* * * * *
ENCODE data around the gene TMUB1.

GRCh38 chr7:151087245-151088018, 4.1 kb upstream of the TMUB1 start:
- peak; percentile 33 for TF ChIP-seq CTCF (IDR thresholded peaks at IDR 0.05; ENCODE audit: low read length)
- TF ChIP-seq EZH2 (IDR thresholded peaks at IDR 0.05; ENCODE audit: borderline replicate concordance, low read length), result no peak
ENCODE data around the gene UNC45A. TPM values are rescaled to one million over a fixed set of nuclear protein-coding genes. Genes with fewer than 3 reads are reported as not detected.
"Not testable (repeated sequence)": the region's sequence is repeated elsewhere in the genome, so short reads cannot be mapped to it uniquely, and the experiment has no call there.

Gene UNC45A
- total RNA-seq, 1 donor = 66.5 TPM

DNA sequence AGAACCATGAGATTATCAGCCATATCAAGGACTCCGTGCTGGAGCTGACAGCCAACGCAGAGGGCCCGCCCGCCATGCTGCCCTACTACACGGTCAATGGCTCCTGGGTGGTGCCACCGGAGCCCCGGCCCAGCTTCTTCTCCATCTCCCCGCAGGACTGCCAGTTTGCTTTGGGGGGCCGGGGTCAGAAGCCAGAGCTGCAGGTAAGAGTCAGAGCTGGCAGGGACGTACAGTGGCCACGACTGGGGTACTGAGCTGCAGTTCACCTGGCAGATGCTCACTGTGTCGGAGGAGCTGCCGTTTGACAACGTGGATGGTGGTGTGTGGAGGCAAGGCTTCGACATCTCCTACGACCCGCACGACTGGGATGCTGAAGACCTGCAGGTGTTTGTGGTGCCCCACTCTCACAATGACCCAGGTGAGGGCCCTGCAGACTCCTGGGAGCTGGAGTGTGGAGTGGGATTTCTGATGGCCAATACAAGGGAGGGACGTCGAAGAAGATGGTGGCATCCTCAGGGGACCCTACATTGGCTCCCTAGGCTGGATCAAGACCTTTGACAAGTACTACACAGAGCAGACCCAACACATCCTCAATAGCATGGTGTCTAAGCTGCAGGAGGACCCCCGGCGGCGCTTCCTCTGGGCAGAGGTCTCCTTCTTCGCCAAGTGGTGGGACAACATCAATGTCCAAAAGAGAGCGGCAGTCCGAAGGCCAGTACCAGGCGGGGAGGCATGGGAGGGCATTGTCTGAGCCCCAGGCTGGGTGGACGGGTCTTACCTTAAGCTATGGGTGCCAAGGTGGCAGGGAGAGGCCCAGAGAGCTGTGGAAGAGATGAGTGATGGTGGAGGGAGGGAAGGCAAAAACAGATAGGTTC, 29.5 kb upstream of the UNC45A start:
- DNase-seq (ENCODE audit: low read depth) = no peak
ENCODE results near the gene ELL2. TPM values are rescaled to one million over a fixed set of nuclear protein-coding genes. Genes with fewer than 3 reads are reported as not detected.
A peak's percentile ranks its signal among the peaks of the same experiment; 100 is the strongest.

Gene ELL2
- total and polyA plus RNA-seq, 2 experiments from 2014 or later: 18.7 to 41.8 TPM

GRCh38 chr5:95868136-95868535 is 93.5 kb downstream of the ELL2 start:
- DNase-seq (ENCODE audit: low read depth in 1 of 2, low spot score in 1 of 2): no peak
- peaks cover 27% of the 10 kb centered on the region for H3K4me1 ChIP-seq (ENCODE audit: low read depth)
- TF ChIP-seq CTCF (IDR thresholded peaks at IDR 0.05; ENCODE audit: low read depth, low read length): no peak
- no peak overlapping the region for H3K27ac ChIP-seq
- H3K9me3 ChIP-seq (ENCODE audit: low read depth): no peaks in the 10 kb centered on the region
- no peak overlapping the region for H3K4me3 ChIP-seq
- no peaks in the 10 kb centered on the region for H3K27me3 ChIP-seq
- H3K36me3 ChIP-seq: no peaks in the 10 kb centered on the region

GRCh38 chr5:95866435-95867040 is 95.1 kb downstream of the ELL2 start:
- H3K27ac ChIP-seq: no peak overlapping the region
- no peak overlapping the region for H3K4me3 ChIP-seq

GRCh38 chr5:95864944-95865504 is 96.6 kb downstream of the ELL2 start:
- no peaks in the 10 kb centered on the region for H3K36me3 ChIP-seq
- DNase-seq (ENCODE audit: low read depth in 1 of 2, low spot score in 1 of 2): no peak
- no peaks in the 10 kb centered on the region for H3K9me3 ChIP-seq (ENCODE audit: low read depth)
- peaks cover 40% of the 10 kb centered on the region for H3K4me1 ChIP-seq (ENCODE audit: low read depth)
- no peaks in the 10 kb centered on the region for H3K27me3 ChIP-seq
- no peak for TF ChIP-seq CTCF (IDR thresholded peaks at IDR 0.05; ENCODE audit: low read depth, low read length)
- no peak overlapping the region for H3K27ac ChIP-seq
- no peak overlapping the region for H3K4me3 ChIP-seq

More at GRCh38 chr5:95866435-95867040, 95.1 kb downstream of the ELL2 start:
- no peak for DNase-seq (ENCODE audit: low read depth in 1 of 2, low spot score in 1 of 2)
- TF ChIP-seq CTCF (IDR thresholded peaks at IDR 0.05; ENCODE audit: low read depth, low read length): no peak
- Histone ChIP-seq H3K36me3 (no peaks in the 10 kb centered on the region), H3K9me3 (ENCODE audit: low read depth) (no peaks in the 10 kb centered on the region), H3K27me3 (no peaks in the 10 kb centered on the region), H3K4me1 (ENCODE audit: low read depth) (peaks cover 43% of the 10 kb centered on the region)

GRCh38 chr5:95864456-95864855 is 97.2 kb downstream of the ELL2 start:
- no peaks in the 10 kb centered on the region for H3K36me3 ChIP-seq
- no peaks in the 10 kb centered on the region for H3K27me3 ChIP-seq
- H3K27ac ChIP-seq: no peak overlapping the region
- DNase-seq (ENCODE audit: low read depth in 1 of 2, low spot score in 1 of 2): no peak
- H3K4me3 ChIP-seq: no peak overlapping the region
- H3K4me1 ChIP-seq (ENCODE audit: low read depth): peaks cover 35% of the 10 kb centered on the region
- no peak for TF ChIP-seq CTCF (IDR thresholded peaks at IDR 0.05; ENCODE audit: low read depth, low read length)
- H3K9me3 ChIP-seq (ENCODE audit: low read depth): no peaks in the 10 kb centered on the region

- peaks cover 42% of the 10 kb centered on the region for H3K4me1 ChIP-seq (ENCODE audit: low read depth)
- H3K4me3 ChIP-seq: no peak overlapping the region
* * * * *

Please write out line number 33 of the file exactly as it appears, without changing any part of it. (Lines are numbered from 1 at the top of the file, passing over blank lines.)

- no peak for TF ChIP-seq CTCF (IDR thresholded peaks at IDR 0.05; ENCODE audit: low read depth, low read length)